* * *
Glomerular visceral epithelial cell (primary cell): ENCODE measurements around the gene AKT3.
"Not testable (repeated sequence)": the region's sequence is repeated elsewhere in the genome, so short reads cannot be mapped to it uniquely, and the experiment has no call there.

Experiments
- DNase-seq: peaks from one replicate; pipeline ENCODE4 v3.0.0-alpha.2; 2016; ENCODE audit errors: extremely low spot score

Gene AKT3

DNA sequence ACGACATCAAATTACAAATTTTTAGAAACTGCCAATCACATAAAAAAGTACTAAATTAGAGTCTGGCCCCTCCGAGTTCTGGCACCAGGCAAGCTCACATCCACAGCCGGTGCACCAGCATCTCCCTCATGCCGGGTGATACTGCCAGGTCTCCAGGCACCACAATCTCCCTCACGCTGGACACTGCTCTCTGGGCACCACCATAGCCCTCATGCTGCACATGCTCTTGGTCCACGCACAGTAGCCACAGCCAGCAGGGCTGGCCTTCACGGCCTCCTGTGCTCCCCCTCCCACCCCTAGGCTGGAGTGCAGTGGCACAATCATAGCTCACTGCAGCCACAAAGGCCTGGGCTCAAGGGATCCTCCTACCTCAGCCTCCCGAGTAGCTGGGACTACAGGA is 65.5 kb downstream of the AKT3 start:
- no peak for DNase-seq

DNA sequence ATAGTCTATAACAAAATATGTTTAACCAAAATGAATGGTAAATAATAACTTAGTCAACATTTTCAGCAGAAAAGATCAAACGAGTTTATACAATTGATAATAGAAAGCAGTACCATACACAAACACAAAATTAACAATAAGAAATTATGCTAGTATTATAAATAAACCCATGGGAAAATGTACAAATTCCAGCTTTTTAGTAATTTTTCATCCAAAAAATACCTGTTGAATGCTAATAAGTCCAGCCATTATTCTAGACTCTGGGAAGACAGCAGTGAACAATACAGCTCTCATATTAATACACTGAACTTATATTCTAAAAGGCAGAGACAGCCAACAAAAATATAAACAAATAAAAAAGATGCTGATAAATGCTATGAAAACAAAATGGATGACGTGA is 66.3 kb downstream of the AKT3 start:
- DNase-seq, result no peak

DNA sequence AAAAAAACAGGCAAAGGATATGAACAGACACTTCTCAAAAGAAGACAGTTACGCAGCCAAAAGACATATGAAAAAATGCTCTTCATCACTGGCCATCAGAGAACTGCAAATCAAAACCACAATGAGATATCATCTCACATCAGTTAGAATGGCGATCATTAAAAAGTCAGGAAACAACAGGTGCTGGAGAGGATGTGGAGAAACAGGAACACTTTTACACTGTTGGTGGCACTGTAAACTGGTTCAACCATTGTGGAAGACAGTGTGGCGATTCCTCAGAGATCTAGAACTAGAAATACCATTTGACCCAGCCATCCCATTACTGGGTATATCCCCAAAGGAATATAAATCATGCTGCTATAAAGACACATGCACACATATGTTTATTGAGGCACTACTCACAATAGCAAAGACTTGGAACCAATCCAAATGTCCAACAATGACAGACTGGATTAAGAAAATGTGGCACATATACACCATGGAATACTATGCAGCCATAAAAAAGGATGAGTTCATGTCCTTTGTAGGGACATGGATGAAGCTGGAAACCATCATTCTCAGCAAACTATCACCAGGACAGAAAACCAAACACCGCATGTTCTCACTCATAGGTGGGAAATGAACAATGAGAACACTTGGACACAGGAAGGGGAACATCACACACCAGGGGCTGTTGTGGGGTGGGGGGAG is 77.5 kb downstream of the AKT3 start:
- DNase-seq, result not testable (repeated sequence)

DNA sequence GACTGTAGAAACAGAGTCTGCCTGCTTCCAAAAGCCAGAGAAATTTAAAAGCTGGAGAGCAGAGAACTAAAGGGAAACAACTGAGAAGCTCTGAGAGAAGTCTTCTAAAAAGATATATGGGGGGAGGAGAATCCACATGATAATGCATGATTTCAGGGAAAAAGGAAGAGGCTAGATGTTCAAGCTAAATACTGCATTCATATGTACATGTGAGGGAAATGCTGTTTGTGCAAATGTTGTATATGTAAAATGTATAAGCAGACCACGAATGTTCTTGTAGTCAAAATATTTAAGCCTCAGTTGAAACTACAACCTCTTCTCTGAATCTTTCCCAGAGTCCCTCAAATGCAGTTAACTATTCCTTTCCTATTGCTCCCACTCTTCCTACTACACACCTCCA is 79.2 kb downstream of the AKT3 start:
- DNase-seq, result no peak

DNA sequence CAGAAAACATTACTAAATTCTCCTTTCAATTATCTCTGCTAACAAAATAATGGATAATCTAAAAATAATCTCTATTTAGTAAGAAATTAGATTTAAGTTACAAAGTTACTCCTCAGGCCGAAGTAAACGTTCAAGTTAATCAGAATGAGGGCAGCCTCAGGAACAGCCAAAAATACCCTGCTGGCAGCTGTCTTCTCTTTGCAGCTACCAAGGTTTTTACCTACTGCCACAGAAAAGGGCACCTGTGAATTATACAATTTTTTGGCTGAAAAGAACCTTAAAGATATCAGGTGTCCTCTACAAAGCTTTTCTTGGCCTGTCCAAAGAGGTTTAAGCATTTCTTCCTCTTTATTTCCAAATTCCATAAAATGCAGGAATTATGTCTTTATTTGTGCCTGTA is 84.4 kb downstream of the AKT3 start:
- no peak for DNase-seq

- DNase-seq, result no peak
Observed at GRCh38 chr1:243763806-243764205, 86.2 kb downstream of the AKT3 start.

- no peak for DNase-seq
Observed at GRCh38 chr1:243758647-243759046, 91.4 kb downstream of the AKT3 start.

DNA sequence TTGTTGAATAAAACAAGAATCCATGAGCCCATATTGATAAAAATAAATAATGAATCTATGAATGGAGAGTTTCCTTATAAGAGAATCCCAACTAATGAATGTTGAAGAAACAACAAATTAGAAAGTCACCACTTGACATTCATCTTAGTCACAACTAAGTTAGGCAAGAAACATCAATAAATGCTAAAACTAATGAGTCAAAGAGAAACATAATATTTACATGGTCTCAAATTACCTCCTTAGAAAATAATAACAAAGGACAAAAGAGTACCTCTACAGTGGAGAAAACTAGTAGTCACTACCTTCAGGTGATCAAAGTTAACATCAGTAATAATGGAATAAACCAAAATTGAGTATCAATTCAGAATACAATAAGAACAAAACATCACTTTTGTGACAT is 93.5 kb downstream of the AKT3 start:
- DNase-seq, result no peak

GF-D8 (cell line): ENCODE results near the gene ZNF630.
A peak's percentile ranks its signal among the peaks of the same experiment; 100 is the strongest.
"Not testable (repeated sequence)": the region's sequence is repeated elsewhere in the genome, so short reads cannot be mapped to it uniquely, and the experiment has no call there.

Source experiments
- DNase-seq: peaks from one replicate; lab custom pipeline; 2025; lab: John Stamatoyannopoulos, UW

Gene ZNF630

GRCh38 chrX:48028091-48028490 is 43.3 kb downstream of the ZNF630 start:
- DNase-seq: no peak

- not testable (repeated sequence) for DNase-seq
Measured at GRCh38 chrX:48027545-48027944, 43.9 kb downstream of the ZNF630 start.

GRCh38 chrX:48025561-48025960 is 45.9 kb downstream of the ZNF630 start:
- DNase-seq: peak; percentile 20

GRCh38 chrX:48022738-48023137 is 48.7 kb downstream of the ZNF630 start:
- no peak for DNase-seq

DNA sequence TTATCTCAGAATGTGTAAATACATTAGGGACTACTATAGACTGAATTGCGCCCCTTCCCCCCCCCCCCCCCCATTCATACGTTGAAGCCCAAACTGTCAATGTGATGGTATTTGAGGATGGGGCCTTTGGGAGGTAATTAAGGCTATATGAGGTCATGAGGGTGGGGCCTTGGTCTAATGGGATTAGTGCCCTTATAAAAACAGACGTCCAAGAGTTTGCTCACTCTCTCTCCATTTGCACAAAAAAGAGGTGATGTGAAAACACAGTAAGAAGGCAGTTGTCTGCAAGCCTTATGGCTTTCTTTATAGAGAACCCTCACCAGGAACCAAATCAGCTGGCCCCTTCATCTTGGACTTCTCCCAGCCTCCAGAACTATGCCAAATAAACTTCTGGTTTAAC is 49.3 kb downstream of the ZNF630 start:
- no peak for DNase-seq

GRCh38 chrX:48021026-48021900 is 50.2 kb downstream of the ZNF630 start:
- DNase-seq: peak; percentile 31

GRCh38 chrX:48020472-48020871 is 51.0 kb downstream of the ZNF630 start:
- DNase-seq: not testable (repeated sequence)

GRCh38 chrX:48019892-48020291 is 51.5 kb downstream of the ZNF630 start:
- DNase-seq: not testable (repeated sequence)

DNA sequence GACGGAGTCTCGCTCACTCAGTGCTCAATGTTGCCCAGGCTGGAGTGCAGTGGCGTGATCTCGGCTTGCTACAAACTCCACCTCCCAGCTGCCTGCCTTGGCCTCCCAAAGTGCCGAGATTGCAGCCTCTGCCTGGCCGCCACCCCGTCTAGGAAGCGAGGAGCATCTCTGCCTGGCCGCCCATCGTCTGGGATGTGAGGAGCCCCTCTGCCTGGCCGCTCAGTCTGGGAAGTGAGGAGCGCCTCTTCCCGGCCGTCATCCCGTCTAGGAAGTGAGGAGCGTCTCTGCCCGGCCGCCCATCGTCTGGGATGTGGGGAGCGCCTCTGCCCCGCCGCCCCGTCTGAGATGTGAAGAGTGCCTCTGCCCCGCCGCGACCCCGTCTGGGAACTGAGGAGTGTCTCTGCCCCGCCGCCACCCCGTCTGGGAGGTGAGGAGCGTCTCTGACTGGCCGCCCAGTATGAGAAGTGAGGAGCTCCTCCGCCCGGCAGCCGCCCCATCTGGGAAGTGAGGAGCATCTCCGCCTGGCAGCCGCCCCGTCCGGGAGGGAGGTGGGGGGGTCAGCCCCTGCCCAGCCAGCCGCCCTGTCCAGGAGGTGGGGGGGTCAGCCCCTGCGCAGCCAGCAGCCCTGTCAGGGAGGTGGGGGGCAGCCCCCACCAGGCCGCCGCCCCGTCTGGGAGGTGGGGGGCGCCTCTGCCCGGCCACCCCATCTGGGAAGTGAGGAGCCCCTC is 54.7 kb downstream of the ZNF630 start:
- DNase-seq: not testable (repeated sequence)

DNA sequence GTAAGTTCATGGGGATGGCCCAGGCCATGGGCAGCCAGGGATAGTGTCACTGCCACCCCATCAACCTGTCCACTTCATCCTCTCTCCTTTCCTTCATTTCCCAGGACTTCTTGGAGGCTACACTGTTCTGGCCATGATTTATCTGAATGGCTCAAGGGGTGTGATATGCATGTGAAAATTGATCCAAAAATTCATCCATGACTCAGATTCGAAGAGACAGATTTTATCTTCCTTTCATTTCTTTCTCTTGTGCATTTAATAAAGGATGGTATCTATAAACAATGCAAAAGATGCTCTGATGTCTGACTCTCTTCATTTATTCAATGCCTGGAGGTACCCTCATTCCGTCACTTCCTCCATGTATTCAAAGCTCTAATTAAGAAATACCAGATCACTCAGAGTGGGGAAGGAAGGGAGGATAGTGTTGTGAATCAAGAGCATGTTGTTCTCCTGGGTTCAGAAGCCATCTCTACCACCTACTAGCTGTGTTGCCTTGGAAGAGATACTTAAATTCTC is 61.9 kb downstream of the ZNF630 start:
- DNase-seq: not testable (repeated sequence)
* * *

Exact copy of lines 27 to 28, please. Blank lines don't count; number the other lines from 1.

Gene ZNF630

GRCh38 chrX:48028091-48028490 is 43.3 kb downstream of the ZNF630 start: